8. We have heard Mr. Krishna Nandan Singh, learned senior counsel for the petitioner, and Mr. Harshwardhan Prasad, learned senior standing counsel along with Mrs. Archana Sinha for the Revenue.

9. The two questions that emerge for consideration in this writ petition are whether the Commissioner in exercise of power under section 263 of the Act can direct for reopening of a penal proceeding because of the language employed under section 263 of the Act, and, secondly, whether the conditions precedent to section 263 of the Act are satisfied to justify the action.

10. To appreciate the controversy in proper perspective, it is seemly to reproduce section 263 of the Act which reads as under :

“263.(1) The Commissioner may call for and examine the record of any proceeding under this Act, and if he considers that any order passed therein by the Assessing Officer is erroneous in so far as it is prejudicial to the interests of the Revenue, he may, after giving the assessee an opportunity of being heard and after making or causing to be made such inquiry as he deems necessary, pass such order thereon as the circumstances of the case justify, including an order enhancing or modifying the assessment, or cancelling the assessment and directing a fresh assessment.

Explanation.-For the removal of doubts, it is hereby declared that, for the purposes of this sub-section,-

(a) an order passed on or before or after the 1st day of June, 1988, by the Assessing Officer shall include-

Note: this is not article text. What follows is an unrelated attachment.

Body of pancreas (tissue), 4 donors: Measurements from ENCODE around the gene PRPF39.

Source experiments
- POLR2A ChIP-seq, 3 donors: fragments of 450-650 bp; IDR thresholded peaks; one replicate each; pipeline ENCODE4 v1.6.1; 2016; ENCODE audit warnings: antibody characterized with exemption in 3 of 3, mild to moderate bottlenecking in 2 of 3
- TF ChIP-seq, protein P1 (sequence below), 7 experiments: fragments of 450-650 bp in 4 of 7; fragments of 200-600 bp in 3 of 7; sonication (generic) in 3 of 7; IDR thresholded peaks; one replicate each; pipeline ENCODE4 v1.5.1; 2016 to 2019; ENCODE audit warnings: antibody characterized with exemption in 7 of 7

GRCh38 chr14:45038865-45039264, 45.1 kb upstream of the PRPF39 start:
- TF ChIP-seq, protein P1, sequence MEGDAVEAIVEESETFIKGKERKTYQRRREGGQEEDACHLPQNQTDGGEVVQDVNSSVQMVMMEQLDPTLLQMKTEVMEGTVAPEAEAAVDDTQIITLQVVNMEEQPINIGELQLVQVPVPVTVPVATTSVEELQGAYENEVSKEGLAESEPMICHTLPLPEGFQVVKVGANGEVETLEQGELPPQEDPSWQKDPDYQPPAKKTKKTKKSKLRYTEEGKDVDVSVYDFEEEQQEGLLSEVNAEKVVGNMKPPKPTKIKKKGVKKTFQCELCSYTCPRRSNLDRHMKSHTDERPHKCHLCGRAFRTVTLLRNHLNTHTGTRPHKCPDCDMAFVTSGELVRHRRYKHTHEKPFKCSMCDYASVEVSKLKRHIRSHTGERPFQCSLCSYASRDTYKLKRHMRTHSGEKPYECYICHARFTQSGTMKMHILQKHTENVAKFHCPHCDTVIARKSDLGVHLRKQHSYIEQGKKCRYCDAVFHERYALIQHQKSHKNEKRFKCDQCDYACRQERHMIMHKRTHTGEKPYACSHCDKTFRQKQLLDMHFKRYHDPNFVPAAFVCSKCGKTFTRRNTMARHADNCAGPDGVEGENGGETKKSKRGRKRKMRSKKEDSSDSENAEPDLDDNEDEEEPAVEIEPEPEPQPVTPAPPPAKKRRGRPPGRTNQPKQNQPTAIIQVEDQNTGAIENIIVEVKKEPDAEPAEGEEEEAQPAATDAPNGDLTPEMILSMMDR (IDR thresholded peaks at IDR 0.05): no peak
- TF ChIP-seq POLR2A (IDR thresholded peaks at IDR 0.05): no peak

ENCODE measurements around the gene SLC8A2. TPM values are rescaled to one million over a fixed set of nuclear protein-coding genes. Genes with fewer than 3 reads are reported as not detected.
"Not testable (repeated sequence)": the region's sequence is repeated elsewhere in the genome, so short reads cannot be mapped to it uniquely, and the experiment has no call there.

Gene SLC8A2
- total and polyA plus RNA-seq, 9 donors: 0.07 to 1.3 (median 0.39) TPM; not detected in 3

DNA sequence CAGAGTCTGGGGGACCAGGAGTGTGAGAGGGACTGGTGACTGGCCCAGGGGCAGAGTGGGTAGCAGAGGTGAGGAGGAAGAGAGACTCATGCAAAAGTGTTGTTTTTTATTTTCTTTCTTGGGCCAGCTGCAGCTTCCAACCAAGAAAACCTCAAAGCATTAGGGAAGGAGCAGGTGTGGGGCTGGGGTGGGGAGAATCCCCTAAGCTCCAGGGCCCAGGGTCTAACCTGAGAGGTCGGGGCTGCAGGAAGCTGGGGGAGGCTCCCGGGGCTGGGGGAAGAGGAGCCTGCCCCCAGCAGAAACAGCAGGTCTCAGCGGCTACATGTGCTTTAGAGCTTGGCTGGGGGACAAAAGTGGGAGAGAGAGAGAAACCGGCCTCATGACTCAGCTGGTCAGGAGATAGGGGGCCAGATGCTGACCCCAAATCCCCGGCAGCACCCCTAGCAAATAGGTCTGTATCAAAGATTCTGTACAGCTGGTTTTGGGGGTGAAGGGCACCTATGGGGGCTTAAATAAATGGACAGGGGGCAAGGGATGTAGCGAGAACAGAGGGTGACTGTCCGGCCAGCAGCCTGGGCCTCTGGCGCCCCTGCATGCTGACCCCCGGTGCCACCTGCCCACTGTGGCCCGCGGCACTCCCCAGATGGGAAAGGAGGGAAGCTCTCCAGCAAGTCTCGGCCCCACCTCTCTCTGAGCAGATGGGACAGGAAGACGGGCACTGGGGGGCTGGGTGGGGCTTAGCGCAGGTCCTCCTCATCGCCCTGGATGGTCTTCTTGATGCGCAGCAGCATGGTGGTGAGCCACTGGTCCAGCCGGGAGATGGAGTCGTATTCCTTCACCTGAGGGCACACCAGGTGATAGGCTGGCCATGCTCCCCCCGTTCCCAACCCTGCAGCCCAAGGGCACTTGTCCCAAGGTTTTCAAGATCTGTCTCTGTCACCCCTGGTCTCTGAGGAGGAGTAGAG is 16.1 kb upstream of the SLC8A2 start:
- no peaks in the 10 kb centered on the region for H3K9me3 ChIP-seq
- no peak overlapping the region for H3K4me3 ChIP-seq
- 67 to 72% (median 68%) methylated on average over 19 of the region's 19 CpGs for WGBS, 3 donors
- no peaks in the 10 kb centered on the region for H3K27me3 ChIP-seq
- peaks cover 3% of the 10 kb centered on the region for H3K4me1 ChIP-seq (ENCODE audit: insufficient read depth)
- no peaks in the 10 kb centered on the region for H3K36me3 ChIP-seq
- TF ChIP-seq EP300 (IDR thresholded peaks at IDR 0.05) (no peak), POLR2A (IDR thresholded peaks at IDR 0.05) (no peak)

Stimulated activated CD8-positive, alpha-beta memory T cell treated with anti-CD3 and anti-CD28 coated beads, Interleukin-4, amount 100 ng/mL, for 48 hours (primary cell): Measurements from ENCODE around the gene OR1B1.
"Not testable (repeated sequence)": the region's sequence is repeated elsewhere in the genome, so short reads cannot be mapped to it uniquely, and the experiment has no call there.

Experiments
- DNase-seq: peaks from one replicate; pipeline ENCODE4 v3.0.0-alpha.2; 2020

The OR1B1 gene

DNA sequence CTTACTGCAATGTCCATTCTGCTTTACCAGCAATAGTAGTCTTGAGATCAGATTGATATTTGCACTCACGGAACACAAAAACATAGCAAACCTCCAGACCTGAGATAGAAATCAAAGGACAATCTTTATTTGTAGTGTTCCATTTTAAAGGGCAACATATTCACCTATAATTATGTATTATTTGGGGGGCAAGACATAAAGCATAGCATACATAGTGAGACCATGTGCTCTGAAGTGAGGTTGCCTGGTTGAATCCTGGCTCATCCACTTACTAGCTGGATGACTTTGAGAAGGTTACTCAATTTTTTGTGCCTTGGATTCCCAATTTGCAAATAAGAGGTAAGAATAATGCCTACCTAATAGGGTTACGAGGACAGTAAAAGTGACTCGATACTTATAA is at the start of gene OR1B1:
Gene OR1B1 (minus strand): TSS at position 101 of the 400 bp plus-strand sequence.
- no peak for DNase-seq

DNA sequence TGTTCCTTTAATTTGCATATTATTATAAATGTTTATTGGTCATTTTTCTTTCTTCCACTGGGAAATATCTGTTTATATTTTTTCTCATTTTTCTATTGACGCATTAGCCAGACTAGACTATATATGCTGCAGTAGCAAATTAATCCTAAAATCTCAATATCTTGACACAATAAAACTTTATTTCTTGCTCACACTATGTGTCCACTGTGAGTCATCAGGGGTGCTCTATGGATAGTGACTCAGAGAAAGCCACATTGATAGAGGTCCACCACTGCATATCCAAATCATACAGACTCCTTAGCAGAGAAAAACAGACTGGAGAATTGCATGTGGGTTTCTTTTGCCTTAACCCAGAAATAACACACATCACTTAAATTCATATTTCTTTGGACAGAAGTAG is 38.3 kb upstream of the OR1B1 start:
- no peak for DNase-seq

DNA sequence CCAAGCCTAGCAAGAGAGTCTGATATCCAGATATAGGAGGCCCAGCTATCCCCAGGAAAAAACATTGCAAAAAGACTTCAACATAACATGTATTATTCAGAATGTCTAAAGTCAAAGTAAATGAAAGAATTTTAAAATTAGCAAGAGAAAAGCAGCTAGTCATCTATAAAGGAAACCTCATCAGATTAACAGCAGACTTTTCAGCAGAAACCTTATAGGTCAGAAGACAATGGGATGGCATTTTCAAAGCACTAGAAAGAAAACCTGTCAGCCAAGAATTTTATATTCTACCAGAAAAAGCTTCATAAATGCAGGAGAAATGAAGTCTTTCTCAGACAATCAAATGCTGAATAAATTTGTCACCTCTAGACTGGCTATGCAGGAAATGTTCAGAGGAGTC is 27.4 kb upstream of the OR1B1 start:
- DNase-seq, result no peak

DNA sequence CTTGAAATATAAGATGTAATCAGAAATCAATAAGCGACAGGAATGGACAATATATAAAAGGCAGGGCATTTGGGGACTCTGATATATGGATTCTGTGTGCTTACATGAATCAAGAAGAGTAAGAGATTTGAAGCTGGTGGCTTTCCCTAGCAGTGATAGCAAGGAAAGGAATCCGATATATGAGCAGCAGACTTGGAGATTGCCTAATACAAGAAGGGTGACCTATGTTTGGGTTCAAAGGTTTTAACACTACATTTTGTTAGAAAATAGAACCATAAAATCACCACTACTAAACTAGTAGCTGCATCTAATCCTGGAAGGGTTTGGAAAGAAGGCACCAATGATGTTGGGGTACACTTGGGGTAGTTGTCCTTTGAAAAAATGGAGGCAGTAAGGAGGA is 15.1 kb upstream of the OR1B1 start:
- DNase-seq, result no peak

(i) an order of assessment made by the Assistant Commissioner or Deputy Commissioner or the Income-tax Officer on the basis of the directions issued by the Joint Commissioner under section 144A ;

(ii) an order made by the Joint Commissioner in exercise of the powers or in the performance of the functions of an Assessing Officer conferred on, or assigned to, him under the orders or directions issued by the Board or by the Chief Commissioner or Director General or Commissioner authorised by the Board in this behalf under section 120 ;

(b) ‘record’ shall include and shall be deemed always to have included all records relating to any proceeding under this Act available at the time of examination by the Commissioner ;

(c) where any order referred to in this sub-section and passed by the Assessing Officer had been the subject-matter of any appeal filed on or before or after the 1st day of June, 1988, the powers of the Commissioner under this sub-section shall extend and shall be deemed always to have extended to such matters as had not been considered and decided in such appeal.